Fineshade Dormice Can Sleep Tight Tonight

Fineshade Wood Wildlife Habitat

On 18th Feb 2015 East Northamptonshire Council (ENC) Development Control Committee (quite a mouthful) met to discuss and vote on the Forest Holidays planning application for seventy luxury holiday cabins in Fineshade Wood. There was a full public gallery, a reflection of the last minute uptake in public interest of this application, partly aided by some visibility in the national press, regional TV and a few significant figures in the world of ecology and conservation.

The outcome was the best objectors could have hoped for on the night, with a unanimous vote to refuse this application, placing the ball firmly back in Forest Holidays court. The question now is whether Forest Holidays see any opportunity to appeal this decision or whether the case against this application is strong enough to hold back the tide of forestry commercialisation at Fineshade Wood.

The committee did themselves proud, resisting the pressure to vote through a proposal that clearly none of them had any real support for, and yet the planning process was making it hard for them to find strong enough reasons to reject it without ENC facing a potentially costly appeal. With Highways sticking to their "all clear" position, regarding safety issues at the A43 junction with the Fineshade Lodge access road, plus the Secretary Of State rejecting the need for an Environmental Impact Assessment, events seemed to playing into the hands of Forest Holidays.

Fineshade Celebrations Outside East Northamptonshire House

However, there exists the National Planning Policy Framework (NPPF) where objectors can turn to for solace. For the non-planners amongst us, part of the guidelines it contains exclude the approval of "development resulting in the loss or deterioration of irreplaceable habitat", "unless the need for, or the benefits of, clearly outweigh the loss". It was on this basis that the committee were guided towards basing their objection upon. The guidance came from the ENC Head of Planning, who pointed out that a single strong reason for refusal was sufficient, indeed preferable, to citing a number of reasons, if many of those would be easily dismissed in appeal as groundless, thereby weakening the whole defence. The destruction of habitat was considered to be a strong case and there now is some doubt therefore whether Forest Holidays will pursue an appeal or move on to a more appropriate location.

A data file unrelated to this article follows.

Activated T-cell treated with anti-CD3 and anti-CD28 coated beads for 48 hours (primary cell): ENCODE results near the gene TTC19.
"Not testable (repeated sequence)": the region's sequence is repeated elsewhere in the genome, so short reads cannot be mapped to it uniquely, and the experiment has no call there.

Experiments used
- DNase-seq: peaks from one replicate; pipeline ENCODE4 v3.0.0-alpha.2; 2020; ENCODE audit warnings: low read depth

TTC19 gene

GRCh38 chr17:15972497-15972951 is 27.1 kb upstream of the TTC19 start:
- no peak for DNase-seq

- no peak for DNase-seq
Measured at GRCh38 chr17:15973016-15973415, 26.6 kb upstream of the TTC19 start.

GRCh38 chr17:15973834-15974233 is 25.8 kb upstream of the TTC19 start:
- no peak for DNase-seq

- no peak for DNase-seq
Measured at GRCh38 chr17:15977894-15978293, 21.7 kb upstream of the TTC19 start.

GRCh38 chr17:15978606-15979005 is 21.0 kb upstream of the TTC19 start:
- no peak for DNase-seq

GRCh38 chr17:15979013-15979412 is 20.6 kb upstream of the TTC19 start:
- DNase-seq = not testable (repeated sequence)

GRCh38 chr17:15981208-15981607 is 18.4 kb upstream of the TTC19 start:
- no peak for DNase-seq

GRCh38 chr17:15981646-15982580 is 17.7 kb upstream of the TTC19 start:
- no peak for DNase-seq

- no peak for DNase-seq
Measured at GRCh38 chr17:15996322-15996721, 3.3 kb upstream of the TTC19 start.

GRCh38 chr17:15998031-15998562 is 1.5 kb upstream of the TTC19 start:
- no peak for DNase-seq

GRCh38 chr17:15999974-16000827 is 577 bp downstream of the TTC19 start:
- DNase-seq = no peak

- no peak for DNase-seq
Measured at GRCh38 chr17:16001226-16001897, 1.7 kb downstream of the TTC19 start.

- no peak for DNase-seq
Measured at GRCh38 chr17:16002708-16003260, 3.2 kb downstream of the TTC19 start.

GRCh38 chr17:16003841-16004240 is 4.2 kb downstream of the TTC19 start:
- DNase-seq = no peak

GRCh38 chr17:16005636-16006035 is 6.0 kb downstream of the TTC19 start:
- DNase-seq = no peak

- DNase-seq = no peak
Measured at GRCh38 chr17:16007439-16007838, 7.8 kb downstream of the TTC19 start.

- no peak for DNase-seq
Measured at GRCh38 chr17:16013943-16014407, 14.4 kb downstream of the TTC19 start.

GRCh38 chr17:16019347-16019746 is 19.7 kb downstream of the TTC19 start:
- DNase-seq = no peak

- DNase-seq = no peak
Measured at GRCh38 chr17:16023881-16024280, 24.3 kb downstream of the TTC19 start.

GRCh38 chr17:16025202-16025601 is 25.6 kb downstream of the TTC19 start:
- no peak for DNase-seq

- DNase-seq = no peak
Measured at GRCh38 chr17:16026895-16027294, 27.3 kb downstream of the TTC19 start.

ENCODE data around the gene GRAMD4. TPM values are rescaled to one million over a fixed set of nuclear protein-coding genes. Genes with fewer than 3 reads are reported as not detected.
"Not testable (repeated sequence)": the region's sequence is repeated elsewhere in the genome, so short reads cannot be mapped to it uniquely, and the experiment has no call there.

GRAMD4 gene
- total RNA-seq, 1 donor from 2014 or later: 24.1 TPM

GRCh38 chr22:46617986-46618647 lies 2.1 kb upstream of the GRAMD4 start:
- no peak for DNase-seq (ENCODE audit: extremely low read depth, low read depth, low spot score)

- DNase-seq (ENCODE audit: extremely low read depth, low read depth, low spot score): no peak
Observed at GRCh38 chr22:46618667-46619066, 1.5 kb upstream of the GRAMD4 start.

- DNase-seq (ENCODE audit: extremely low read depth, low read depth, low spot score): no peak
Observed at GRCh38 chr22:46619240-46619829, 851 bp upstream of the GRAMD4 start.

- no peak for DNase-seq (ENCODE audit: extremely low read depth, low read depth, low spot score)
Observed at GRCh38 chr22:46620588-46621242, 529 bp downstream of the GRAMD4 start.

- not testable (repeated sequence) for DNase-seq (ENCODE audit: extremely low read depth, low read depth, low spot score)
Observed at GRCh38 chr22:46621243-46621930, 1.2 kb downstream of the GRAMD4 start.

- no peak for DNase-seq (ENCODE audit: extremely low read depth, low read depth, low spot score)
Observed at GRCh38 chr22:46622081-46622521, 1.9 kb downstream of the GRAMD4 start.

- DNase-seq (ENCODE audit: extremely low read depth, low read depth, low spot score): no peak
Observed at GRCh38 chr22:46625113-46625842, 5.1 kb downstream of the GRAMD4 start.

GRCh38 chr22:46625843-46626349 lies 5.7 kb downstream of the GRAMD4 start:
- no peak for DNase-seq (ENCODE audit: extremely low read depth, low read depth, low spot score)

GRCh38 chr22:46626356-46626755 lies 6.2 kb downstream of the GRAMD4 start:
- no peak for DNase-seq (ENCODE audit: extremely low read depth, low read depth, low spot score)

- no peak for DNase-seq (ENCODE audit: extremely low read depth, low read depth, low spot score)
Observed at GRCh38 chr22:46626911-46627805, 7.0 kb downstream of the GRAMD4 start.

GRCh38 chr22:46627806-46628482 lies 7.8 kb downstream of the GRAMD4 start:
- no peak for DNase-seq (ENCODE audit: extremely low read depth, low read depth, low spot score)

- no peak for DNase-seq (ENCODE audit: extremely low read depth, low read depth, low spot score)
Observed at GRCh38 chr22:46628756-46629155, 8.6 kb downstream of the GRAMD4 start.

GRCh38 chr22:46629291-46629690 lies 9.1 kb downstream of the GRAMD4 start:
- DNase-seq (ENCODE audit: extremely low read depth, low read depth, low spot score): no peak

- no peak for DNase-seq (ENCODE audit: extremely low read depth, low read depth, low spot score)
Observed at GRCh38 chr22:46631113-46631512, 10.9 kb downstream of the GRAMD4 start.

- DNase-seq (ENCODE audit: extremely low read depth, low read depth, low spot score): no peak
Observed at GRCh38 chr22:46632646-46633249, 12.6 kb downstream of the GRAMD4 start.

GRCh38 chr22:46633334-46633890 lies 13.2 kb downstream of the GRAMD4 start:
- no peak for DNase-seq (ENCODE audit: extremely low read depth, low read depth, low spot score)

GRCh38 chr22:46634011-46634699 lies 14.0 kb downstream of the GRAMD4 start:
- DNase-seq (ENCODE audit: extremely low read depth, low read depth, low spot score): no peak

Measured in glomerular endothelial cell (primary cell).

A site visit has taken place since the last meeting, plus Forest Holidays have taken a number of councillors to their Sherwood Forest site, an established holiday park set amongst conifer forest. It was noted that each of these chalets had two or three vehicles parked outside, which in Fineshade's case would translate into a lot of extra vehicle movements. Where would these vehicles be heading? Not it was felt to local retailers or places of interest, but much more likely locations such as Rutland Water, Stamford and others, none of which lie within Northamptonshire. The economic return for this application was perceived as weak. More than one councillor was concerned that Fineshade Wood is already running at near to [human] capacity, and also that the strength of local opposition and feeling for this "special place" needed consideration.

It was commented on by one councillor that ten or more other sites for this application had been considered by the Forestry Commission, but dismissed because they were protected areas, or there was concern for habitat, yet somehow Fineshade Wood could accommodate their plans.

Fineshade Wood in Autumn

Perhaps the most revealing comment of the evening came from the speaker on behalf of Duddington With Fineshade Parish Council, Shenagh Hackett. She pointed out that the Forestry Commission (AKA Forest Holidays) has recently submitted comments on another planning application at nearby Jacks Green, for a very similar sized development of holiday cabins in a very similar type of location. The grounds for their concern? - a perceived loss of irreplaceable habitat, quoting the very same paragraph in the NPPF that is now being used against Forest Holidays (AKA Forestry Commission).

Their Governmental role of being responsible for forestry and trees, precludes the Forestry Commission from being either for or against such applications, but they are duty bound to highlight areas of concern. On the other hand they hold a significant commercial stake in Forest Holidays and there-in lies a conflict of interest, highlighting the seemingly untenable position they are in.

The underlying issue with the Fineshade Wood application is of course a national one and reaches far wider than East Northamptonshire, with other applications in process, and no doubt more in the pipeline, all intended to feed the coffers of both Forest Holidays and its partner the Forestry Commission. Fineshade Wood it appears is vulnerable to this type of development partly because it lacks any designated status to protect it, even though it is clearly a very significant habitat for a number of rare and endangered species of wildlife and fauna. There may be a lesson here for all of our County Councils, to be sure that as many of their forestry assets have a statutory designation to protect them as is possible. Clearly this is no longer a role we can rely on from the Forestry Commission, as the line between public interest and commercial enterprise seems to have become very hazy.

When the Dormice in Fineshade Wood begin to wake from their hibernation in late April or early May they will be blissfully unaware of the battle that has ensued to protect them and their habitat, not to mention the other cohabitees who share the forest with them. Hopefully the battle will have been won by then and Forest Holidays and the Forestry Commission will have re-considered their plans.

First Published: 19 February 2015

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